You choose, we deliver
If you are interested in this story, you might be interested in others from The Journal Gazette. Go to www.journalgazette.net/newsletter and pick the subjects you care most about. We'll deliver your customized daily news report at 3 a.m. Fort Wayne time, right to your email.

Colts/NFL

  • Clausen angling for Bears’ backup QB
    Almost as soon as he signed with the Chicago Bears, Jimmy Clausen got some tutoring on the offense from Jay Cutler. If everything goes according to plan, his knowledge of the system won’t be tested in a meaningful way.
  • Colts back Ballard out for season
    Colts running back Vick Ballard spent 10 months working his way back from a serious injury. Now he has to do it again.
  • Manzielmania reigns over Browns’ camp
    There were No. 2 jerseys everywhere, ringing the practice fields in various shapes, sizes and colors.
Advertisement

Steelers’ Hall of Fame coach dies

Led Pittsburgh to 4 Super Bowl wins

Noll

– Chuck Noll, the Hall of Fame coach who won a record four Super Bowl titles with the Pittsburgh Steelers, died Friday night at his home. He was 82.

The Allegheny County Medical Examiner said Noll died of natural causes.

Noll transformed the Steelers from a long-standing joke into one of the NFL’s pre-eminent powers, becoming the only coach to win four Super Bowls.

He was a demanding figure who did not make close friends with his players, yet was a successful and motivating leader.

The Steelers won the four Super Bowls over six seasons (1974, 1975, 1978 and 1979), an unprecedented run that made Pittsburgh one of the NFL’s marquee franchises, one that breathed life into a struggling, blue-collar city.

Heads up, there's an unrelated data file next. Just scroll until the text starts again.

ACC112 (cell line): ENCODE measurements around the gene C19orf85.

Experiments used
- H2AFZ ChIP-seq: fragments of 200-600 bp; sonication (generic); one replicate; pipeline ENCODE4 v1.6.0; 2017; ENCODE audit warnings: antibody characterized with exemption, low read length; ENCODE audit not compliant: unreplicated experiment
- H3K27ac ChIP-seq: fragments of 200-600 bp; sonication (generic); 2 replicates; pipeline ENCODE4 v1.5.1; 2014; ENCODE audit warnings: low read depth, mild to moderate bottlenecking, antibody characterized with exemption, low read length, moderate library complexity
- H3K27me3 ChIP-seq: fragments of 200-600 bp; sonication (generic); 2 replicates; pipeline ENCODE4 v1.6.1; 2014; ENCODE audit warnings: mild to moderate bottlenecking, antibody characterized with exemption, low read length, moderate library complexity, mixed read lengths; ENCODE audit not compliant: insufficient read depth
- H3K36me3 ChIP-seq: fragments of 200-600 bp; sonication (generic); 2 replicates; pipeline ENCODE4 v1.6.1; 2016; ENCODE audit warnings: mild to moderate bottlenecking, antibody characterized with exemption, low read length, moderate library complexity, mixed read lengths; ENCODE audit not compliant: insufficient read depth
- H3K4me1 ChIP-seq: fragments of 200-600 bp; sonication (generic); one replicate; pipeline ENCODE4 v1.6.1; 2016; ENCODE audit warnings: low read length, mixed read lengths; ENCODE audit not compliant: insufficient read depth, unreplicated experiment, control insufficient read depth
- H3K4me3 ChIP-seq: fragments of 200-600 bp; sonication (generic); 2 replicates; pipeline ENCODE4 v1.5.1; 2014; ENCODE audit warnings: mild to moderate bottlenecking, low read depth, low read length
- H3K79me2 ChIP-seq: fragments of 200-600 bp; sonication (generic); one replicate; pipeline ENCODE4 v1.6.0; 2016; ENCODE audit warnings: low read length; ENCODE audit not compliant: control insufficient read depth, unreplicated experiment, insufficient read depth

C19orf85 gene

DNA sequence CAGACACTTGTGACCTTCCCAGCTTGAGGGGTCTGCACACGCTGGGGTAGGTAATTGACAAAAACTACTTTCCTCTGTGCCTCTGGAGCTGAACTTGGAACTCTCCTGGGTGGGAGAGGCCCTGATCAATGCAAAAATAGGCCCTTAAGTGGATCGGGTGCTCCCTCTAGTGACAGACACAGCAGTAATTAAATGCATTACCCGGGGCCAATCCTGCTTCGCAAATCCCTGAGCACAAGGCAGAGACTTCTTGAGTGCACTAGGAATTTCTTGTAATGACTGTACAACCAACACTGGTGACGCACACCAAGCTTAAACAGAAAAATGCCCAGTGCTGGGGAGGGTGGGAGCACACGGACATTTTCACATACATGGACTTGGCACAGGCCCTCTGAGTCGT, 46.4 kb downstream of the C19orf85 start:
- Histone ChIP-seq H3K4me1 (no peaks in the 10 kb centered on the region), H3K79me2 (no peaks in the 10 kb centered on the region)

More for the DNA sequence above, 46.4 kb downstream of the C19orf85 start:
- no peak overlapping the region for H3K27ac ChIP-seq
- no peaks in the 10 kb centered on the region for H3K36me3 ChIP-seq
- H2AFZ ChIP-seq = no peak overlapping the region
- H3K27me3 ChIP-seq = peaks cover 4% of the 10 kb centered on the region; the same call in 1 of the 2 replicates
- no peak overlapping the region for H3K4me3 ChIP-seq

“He was one of the great coaches of the game,” Steelers owner Dan Rooney once said. “He ranks up there with (George) Halas, (Tom) Landry and (Curly) Lambeau.”

Noll’s 16-8 record in postseason play remains one of the best in league history. He retired in 1991 with a 209-156-1 record in 23 seasons, after inheriting a team that had never won a postseason game. He was inducted into the Pro Football Hall of Fame in 1993.

Noll worked so well with Steelers President Rooney that the team never felt the need to have a general manager.

When he retired, and was replaced by Bill Cowher, only four other coaches or managers in modern U.S. pro sports history had run their teams longer than Noll had.

“Chuck Noll is the best thing that happened to the Rooneys since they got on the boat (to America) in Ireland,” Art Rooney II, the former Steelers personnel chief and the son of the team founder, once said.

A former messenger guard for his hometown Cleveland Browns who earned the nicknamed Knute Knowledge – as in Knute Rockne – Noll was an assistant with the San Diego Chargers and Baltimore Colts for nine seasons. Then he accepted what seemed a dead-end job in January 1969 as coach of the NFL’s least-successful organization.

Art Rooney Sr. often hired friends and cronies as coaches, and only two of the Steelers’ first 13 coaches had winning records.

Noll was hired only after Penn State’s Joe Paterno turned down a $350,000, five-year offer.

Advertisement